|/B[-]n||Start at byte n. If n is preceded by a minus sign -, start n bytes from the end of the file. The /B option will only display the file from the offset to the end; you cannot go back to a point before the offset.|
|/C||Display the file in a separate screen buffer and restore the original buffer upon exiting LIST. /C only works in stand-alone TCC windows, not in Take Command tab windows.|
|/E||Search for a regular expression in the first file. This option is the same as pressing R, but it allows you to specify the search text on the command line. The regular expression must be contained in double quotes if it contains spaces, punctuation, or wildcard characters. See also /T.|
|/H||Strip the high bit from each character before displaying. This is useful when displaying files created by some word processors that turn on the high bit for formatting purposes. You can toggle this option on and off from within LIST with the H key or the tool bar.|
|/I||Only meaningful when used in conjunction with the /T "text" option. Directs LIST to interpret characters such as *, ?, [, and ] as literal characters instead of wildcard characters. /I affects only the initial search started by /T, not subsequent searches started from within LIST.|
|/I"text"||Select files by matching text in their descriptions. See Description Ranges for details.|
|/L[-]n||Start at line n. If n is preceded by a minus sign -, start -n lines from the end of the file. The /L option only affects the initial page display; it does not prevent you from subsequently scrolling back to the start of the file.|
You may use any combination of the sorting options below. If multiple options are used, the listing will be sorted with the first sort option as the primary key, the next as the secondary key, and so on:
|n||Sort by filename and extension, unless e is explicitly included. This is the default.|
|-||Reverse the sort order for the next sort key|
|a||Sort names and extensions in standard ASCII order, instead of numerically when numeric substrings are included in the name or extension.|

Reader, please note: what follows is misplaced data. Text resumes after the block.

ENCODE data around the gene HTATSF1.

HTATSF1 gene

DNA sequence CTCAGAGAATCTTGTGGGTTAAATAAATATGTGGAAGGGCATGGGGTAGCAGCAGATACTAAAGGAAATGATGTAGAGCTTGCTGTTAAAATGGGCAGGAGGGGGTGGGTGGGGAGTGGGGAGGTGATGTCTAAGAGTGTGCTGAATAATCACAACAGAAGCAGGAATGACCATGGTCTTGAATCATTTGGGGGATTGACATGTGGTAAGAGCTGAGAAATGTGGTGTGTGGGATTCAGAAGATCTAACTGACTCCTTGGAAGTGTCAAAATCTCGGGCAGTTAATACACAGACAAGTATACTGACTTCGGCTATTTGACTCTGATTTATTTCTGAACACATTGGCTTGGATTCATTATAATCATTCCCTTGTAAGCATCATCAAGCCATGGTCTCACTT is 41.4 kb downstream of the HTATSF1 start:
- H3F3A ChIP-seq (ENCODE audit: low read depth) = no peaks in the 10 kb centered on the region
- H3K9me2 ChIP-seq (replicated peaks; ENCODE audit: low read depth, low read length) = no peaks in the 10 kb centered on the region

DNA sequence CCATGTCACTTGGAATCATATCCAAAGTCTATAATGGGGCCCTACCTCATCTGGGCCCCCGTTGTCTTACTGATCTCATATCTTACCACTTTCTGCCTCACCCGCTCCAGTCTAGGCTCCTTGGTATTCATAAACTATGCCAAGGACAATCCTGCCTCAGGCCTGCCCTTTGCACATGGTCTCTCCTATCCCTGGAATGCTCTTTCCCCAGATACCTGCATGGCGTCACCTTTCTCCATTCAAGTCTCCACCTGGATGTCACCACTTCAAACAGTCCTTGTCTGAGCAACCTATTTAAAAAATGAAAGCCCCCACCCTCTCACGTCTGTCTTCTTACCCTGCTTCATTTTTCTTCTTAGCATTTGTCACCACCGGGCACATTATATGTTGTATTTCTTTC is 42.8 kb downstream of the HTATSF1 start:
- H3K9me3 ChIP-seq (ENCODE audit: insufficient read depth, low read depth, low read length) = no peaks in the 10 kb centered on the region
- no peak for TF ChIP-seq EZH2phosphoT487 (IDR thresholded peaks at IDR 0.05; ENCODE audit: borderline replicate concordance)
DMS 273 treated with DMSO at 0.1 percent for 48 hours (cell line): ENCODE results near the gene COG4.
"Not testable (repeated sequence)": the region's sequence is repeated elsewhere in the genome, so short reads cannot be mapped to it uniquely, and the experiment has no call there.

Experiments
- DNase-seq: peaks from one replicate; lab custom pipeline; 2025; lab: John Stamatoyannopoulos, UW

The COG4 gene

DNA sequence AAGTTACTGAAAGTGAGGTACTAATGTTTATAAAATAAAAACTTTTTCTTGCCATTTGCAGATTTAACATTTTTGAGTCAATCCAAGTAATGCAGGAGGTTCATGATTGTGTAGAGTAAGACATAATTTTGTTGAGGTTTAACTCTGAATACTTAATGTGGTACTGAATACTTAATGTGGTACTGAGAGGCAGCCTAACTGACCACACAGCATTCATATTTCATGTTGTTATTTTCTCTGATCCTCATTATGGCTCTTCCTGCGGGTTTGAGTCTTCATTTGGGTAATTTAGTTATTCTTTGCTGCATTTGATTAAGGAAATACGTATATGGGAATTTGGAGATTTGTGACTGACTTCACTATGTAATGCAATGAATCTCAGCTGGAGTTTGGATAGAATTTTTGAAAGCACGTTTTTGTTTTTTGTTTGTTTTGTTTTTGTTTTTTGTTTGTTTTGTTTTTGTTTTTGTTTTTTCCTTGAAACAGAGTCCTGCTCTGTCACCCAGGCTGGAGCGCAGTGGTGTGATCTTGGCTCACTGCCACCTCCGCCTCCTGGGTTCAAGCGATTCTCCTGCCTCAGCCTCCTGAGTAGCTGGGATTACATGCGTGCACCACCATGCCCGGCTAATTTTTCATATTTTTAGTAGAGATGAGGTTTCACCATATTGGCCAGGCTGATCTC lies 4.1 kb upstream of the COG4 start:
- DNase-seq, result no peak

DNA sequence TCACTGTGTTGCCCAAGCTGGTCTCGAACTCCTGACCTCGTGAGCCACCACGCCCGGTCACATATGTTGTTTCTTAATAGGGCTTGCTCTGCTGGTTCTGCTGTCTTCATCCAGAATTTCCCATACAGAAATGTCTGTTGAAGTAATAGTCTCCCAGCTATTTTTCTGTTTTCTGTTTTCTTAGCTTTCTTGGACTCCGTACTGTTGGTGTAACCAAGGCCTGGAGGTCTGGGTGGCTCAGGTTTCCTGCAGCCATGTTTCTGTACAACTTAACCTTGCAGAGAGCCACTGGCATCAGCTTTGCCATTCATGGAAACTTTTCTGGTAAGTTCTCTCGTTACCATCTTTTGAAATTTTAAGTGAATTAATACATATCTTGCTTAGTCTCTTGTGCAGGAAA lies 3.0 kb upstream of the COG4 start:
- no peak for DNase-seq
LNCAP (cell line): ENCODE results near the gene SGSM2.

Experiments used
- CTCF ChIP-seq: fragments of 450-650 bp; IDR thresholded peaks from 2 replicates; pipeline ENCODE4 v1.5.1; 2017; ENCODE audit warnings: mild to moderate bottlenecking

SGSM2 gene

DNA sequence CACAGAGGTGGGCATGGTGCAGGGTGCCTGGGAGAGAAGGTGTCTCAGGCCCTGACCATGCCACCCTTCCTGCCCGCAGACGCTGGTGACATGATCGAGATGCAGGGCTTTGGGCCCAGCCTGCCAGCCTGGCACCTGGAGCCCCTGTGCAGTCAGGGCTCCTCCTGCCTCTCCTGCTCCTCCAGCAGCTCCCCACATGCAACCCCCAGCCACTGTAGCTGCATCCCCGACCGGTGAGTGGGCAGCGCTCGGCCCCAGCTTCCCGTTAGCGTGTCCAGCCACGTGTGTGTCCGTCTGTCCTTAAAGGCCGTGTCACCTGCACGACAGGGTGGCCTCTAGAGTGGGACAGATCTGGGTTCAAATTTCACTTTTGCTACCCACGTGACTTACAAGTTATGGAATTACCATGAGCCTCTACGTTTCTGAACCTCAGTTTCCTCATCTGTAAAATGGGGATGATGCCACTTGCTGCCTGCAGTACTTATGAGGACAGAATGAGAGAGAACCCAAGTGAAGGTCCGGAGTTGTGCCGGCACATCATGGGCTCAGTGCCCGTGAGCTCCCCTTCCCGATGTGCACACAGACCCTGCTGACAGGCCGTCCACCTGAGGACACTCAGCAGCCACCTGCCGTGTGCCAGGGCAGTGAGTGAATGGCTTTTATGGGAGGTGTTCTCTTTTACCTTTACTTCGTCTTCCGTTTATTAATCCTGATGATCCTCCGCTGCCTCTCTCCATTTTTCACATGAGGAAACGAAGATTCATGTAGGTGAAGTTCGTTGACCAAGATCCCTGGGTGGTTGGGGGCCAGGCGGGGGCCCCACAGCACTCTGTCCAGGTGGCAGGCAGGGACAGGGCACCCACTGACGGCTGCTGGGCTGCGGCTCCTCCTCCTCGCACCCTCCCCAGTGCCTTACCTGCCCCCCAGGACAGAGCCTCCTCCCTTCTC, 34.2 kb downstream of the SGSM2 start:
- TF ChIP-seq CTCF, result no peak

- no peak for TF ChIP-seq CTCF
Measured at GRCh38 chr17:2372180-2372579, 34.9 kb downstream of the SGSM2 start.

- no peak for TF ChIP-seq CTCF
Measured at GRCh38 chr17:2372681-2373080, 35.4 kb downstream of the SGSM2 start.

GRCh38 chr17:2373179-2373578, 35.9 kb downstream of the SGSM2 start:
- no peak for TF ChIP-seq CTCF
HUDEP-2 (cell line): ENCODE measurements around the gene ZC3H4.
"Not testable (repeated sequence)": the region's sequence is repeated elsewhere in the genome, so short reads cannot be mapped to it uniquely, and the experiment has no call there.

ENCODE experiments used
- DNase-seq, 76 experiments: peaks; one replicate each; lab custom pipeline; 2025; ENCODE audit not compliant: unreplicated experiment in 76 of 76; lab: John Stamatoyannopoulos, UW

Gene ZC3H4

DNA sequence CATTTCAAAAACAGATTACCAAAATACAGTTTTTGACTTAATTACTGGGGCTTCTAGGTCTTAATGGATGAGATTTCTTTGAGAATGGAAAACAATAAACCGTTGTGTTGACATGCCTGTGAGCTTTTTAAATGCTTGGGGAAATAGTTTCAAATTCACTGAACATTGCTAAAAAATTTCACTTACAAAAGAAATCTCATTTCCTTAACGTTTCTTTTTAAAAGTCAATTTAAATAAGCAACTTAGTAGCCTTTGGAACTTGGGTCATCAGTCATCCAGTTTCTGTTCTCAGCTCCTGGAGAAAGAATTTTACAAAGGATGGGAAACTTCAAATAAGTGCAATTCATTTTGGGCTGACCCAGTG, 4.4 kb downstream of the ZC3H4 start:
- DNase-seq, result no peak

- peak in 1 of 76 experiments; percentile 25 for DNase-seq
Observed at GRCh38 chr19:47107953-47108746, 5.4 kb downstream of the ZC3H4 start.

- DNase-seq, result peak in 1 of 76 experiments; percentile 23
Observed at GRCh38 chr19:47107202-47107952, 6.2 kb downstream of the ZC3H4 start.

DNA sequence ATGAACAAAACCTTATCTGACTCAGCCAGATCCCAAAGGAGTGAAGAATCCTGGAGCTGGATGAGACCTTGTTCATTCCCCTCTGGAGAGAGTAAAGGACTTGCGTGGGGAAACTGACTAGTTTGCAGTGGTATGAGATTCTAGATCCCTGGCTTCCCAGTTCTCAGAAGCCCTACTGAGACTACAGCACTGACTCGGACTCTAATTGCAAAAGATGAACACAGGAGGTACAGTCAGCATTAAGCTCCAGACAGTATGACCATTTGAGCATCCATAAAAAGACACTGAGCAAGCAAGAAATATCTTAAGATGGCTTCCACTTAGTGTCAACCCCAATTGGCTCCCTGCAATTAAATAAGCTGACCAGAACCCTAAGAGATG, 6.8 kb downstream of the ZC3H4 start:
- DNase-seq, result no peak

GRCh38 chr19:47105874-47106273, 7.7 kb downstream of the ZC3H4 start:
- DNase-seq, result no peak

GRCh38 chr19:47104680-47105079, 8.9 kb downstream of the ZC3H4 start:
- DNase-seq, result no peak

|d||Sort by date and time (oldest first); also see /T:acw|
|e||Sort by extension|
|g||Group subdirectories first, then files|
|r||Reverse the sort order for all options|
|s||Sort by size|
|t||Same as d|
|/R||Only meaningful when used in conjunction with the /T "text" option. Directs LIST to search for text from the end of the file instead of from the beginning of the file. Using this switch can speed up searches for text that is normally near the end of the file, such as a signature. /R affects only the initial search started by /T, not subsequent searches started from within LIST.|
|/S||Read from standard input rather than a file. This allows you to redirect command output and view it with LIST. Normally, LIST will detect input from a redirected command and adjust automatically. However, you may find circumstances when /S is required. For example, to use LIST to display the output of DIR you could use either of these commands:|
dir | list
dir | list /s
|/T||Search for text in the first file. This option is the same as pressing F, but it allows you to specify the search text on the command line. The text must be contained in double quotes if it contains spaces, punctuation, or wildcard characters. For example, to search for the string TC in the file README.DOC, you can use this command:|
list /t"Take Command" readme.doc
The search text may include wildcards and extended wildcards. For example, to search for the words Hello and John on the same line in the file LETTER.DAT:
list /t"Hello*John" letter.dat
|/W||Wrap the text at the right edge of the screen. This option is useful when displaying files that don't have a carriage return at the end of each line. The horizontal scrolling keys do not work when the display is wrapped. You can toggle this option on and off from within LIST with the W key or the Wrap button on the tool bar.|
|/X||Display the file in hexadecimal (hex) mode. This option is useful when displaying executable files and other files that contain non-text characters. Each byte of the file is shown as a pair of hex characters. The corresponding text is displayed to the right of each line of hexadecimal data. You can toggle this mode on and off from within LIST with the X key or the heX button on the tool bar.|
You can display spaces rather than periods for non-printable characters by specifying the /XS option. You can also toggle between spaces and periods with the S key while displaying a file in hex mode.